McTheft

Posted 26th November 2018 by Mawsley
Peter Walker is gifted the generous title of “businessman” as the Daily Mail “exposes” him for selling vape liquids all wrapped up in McDonald’s logos. Whatever people may feel about the irresponsible use of the logos, it provided more ammunition for the newspaper to attack vaping and accuse juice makers of targeting children.

Walker runs Second Vape Ltd from his parents’ small house in Ferryhill, County Durham. Through a website that appears to have been made during the days of AOL Online, he sell equipment, liquids and a stunning range of overpriced “previously loved” mods.

Until last week, he was selling a range of McDonald's milkshake juices on the website. The journalists claimed Walker has been “flooding the UK market with the bottles that even feature the 'I'm vapin' it' slogan and the McDonald's 'golden arches' logo.”

Walker is not the producer of these bottles; he resells them like others who care little for the reputation of vaping. The Mail writes: “When asked if the McVapes packaging is targeted at children, the businessman replied: 'Yes, that branding is a bit naughty’.”

Action on Smoking and Health’ Deborah Arnott said: “I'd warn anyone who sees McVapes for sale not to buy them as they're not on the list of notified products and that means that there's no guarantee they meet the necessary standards and they shouldn't be on sale in the UK. I'm concerned as well that whoever's selling them may well not be checking that they're not selling to under-18s, which is also illegal. Sales need to be stopped and now.'”

Second Vape Ltd require customers to enter a birthdate in order to access the site and Walker claims he does not sell to anybody underage. Since the feature all bottles have been removed from the website but other vendors are still advertising them.

Planet of the Vapes contacted McDonalds for a comment but the press officer declined to provide one.

The WM Wrigley Jr Company has taken a strong stance on companies using its chewing gum branding on juice bottles. Not content with having products simply removed from sale, Wrigley has taken a succession of vape companies to court for “infringing its trademarks and causing unspecified damages”. It remains to be seen if McDonalds will adopt a similar stance.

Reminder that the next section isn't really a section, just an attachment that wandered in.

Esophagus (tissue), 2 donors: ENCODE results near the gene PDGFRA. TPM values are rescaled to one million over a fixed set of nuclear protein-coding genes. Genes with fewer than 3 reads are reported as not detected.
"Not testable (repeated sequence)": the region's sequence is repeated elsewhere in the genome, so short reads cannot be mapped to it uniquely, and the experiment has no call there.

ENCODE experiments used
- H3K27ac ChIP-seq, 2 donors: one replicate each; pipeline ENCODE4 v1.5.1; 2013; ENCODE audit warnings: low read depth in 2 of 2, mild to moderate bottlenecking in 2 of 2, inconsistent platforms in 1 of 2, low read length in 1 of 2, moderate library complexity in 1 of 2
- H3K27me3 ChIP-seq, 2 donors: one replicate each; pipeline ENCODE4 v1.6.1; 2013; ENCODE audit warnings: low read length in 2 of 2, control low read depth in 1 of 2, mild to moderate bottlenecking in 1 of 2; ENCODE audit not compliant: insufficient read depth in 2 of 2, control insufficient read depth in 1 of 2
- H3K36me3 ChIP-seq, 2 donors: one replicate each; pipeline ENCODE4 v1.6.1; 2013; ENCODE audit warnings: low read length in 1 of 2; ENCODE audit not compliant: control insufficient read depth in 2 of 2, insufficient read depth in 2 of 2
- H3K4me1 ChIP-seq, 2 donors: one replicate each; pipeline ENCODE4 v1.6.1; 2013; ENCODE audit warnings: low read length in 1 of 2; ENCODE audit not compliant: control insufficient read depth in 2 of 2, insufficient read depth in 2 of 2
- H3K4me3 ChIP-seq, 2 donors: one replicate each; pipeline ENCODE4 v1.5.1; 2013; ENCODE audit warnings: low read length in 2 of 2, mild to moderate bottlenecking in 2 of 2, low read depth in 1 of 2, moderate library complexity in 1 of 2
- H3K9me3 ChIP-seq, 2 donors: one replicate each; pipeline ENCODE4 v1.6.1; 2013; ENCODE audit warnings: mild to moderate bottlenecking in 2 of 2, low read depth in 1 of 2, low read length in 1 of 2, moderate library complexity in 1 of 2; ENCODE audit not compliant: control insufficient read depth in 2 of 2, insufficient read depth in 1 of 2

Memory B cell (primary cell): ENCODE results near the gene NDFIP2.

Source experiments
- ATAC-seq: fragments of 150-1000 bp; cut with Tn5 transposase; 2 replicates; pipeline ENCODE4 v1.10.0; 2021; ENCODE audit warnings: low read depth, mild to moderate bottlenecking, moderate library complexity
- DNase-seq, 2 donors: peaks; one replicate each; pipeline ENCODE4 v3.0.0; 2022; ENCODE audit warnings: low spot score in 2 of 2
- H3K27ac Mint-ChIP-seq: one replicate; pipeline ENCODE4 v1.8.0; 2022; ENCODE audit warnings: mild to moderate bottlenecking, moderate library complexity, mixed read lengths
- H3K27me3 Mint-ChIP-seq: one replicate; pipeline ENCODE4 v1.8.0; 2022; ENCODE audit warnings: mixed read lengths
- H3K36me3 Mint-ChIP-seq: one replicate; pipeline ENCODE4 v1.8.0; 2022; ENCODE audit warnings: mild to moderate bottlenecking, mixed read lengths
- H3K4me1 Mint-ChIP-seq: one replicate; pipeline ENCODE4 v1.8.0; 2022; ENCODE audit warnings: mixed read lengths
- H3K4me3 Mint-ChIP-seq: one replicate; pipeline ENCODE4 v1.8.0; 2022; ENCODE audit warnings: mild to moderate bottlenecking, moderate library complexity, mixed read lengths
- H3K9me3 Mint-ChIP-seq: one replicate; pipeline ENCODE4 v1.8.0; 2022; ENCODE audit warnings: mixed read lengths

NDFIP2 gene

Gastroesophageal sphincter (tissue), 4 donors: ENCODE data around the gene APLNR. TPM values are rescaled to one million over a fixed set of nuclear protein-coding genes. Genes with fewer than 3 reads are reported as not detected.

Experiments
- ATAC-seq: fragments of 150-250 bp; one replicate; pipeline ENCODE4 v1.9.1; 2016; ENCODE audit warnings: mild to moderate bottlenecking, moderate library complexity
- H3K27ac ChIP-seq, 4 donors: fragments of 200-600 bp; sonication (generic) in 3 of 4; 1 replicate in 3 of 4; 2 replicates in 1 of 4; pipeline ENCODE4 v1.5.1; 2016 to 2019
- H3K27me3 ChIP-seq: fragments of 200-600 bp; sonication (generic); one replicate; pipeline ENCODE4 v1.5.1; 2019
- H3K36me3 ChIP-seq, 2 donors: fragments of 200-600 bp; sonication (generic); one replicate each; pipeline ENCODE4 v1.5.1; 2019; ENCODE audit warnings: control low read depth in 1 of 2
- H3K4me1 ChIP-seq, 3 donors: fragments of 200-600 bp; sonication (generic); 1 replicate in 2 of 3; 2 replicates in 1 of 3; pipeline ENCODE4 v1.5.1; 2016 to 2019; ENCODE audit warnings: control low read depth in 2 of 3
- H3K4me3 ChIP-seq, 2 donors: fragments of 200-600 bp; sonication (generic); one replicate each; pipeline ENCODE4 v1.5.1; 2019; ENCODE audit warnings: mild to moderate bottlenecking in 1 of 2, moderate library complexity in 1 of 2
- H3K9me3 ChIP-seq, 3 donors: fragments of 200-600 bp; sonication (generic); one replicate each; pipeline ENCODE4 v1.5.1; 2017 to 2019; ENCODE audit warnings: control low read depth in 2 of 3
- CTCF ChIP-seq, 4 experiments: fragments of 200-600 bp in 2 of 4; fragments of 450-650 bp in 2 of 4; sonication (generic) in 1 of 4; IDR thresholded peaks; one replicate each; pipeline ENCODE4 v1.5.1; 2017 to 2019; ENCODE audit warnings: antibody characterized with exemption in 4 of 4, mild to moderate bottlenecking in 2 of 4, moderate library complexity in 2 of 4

Previously, Dr Konstantinos Farsalinos has said: “In my opinion, this is absolutely unacceptable and a clear indication of irresponsible behaviour and marketing tactics. Even if there is no such genuine intention, none will be convinced. This is irresponsible behaviour not only from the producers, but also from the retailers who sell these products and from the vapers who buy these products. Besides the regulators, who will do their job, the responsible part of the e-cigarette industry must immediately target and expel these members, while retailers should request the removal of such labels and packaging design or deny getting such products for retail.”

Most recently, IVG liquids was denounced by Millions Sweets for using its use of its sweets in advertising and on bottle designs: “We are aware of some ‘millions’ branded vape and e-cig products in the market place. We do not endorse these products and they have been released into the market without our knowledge or consent. We are working behind the scenes to get our millions brand removed from all vaping products.”

Harm reduction activists have been fighting for years for vaping to be accepted by politicians and public health bodies. It would be understandable if they thought that the likes of Peter Walker and his McShake liquids would just McBurger off.

 Dave Cross
Article by Dave Cross
Freelance writer, physicist, karateka, dog walker